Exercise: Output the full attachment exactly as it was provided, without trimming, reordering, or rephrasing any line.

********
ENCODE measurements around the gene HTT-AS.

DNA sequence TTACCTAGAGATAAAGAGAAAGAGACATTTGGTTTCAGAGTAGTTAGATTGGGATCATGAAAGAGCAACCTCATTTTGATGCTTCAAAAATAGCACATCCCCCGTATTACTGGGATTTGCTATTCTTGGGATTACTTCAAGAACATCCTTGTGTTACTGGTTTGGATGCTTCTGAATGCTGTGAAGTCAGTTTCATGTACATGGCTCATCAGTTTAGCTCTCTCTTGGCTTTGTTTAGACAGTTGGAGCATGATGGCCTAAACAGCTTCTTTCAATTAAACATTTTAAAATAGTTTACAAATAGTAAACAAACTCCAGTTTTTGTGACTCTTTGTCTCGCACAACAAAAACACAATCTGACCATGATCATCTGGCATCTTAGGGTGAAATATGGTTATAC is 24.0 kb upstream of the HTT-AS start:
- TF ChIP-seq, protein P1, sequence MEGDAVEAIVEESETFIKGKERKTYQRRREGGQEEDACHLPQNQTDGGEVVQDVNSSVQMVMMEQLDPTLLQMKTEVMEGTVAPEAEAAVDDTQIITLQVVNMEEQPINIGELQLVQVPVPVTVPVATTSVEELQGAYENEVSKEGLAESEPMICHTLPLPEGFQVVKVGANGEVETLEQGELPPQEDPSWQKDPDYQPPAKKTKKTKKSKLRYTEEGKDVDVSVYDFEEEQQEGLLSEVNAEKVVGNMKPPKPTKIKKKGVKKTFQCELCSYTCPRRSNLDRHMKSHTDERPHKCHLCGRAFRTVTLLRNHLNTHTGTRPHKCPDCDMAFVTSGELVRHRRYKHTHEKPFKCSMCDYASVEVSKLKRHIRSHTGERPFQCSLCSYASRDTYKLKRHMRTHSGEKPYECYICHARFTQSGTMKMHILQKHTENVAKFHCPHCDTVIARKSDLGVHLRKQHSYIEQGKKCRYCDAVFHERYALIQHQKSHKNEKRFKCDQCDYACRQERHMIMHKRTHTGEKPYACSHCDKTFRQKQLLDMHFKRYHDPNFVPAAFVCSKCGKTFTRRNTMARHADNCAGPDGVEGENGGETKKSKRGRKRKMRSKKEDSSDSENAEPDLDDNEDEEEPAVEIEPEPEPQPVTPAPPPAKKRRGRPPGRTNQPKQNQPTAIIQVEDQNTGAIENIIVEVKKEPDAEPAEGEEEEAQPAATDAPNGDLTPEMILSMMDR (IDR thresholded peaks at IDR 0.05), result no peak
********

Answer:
ENCODE measurements around the gene HTT-AS.

DNA sequence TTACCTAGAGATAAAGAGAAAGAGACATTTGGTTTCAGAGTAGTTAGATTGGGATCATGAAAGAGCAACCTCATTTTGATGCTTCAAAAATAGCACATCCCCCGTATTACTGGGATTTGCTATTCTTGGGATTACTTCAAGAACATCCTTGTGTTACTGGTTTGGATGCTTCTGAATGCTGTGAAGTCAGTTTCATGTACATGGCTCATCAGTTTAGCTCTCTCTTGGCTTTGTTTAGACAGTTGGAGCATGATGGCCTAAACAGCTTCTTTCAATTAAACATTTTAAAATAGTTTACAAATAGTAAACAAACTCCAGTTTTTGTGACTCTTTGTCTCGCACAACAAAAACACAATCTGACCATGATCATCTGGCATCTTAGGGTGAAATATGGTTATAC is 24.0 kb upstream of the HTT-AS start:
- TF ChIP-seq, protein P1, sequence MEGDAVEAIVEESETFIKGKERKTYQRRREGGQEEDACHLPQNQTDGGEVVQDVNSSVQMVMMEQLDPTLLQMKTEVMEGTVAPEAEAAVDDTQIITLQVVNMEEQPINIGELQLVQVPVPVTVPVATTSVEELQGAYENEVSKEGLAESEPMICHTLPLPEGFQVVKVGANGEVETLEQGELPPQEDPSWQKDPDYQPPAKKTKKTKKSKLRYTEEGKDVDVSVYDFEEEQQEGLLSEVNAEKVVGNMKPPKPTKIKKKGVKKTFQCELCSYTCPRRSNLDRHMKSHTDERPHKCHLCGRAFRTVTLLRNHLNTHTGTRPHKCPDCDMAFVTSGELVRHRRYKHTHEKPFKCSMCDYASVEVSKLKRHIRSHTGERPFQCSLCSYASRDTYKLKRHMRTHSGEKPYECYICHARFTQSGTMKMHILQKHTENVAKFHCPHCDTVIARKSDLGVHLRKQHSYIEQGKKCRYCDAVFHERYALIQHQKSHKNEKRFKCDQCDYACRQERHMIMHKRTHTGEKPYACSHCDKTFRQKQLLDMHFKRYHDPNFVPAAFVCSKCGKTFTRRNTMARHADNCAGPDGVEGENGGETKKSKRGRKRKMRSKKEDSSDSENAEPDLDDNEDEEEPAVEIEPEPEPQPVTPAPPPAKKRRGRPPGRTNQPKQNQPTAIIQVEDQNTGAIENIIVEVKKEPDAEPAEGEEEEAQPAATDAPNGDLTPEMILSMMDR (IDR thresholded peaks at IDR 0.05), result no peak